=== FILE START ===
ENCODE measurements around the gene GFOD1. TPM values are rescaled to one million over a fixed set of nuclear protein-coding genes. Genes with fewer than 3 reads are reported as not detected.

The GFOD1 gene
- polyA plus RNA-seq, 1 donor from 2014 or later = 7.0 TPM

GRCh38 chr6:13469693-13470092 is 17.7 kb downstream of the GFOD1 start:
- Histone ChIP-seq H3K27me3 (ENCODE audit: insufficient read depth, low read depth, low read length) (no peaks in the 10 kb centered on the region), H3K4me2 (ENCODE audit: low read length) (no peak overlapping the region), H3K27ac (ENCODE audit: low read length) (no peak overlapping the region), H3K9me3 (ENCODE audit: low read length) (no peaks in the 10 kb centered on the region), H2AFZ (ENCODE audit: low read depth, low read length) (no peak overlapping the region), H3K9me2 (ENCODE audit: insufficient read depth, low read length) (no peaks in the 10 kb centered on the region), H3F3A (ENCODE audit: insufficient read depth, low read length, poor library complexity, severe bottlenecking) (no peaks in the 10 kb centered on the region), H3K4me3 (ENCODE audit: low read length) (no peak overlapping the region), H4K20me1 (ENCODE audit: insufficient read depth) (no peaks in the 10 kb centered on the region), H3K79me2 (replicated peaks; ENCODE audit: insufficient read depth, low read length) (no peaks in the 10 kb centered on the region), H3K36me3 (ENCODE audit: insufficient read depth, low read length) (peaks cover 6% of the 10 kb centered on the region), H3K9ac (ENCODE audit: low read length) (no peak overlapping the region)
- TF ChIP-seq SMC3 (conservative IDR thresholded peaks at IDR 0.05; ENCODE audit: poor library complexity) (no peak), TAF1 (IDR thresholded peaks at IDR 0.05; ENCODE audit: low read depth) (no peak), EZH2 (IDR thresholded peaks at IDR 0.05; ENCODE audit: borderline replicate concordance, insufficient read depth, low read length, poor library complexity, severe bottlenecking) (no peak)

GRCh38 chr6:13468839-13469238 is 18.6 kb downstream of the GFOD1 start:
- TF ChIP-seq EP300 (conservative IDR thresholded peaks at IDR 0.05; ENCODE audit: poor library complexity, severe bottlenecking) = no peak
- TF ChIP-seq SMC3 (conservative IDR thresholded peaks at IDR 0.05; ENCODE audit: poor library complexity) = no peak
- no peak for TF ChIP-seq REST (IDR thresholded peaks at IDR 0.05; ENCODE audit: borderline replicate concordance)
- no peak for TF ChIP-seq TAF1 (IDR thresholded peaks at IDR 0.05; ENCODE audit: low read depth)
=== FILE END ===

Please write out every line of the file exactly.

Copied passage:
ENCODE measurements around the gene GFOD1. TPM values are rescaled to one million over a fixed set of nuclear protein-coding genes. Genes with fewer than 3 reads are reported as not detected.

The GFOD1 gene
- polyA plus RNA-seq, 1 donor from 2014 or later = 7.0 TPM

GRCh38 chr6:13469693-13470092 is 17.7 kb downstream of the GFOD1 start:
- Histone ChIP-seq H3K27me3 (ENCODE audit: insufficient read depth, low read depth, low read length) (no peaks in the 10 kb centered on the region), H3K4me2 (ENCODE audit: low read length) (no peak overlapping the region), H3K27ac (ENCODE audit: low read length) (no peak overlapping the region), H3K9me3 (ENCODE audit: low read length) (no peaks in the 10 kb centered on the region), H2AFZ (ENCODE audit: low read depth, low read length) (no peak overlapping the region), H3K9me2 (ENCODE audit: insufficient read depth, low read length) (no peaks in the 10 kb centered on the region), H3F3A (ENCODE audit: insufficient read depth, low read length, poor library complexity, severe bottlenecking) (no peaks in the 10 kb centered on the region), H3K4me3 (ENCODE audit: low read length) (no peak overlapping the region), H4K20me1 (ENCODE audit: insufficient read depth) (no peaks in the 10 kb centered on the region), H3K79me2 (replicated peaks; ENCODE audit: insufficient read depth, low read length) (no peaks in the 10 kb centered on the region), H3K36me3 (ENCODE audit: insufficient read depth, low read length) (peaks cover 6% of the 10 kb centered on the region), H3K9ac (ENCODE audit: low read length) (no peak overlapping the region)
- TF ChIP-seq SMC3 (conservative IDR thresholded peaks at IDR 0.05; ENCODE audit: poor library complexity) (no peak), TAF1 (IDR thresholded peaks at IDR 0.05; ENCODE audit: low read depth) (no peak), EZH2 (IDR thresholded peaks at IDR 0.05; ENCODE audit: borderline replicate concordance, insufficient read depth, low read length, poor library complexity, severe bottlenecking) (no peak)

GRCh38 chr6:13468839-13469238 is 18.6 kb downstream of the GFOD1 start:
- TF ChIP-seq EP300 (conservative IDR thresholded peaks at IDR 0.05; ENCODE audit: poor library complexity, severe bottlenecking) = no peak
- TF ChIP-seq SMC3 (conservative IDR thresholded peaks at IDR 0.05; ENCODE audit: poor library complexity) = no peak
- no peak for TF ChIP-seq REST (IDR thresholded peaks at IDR 0.05; ENCODE audit: borderline replicate concordance)
- no peak for TF ChIP-seq TAF1 (IDR thresholded peaks at IDR 0.05; ENCODE audit: low read depth)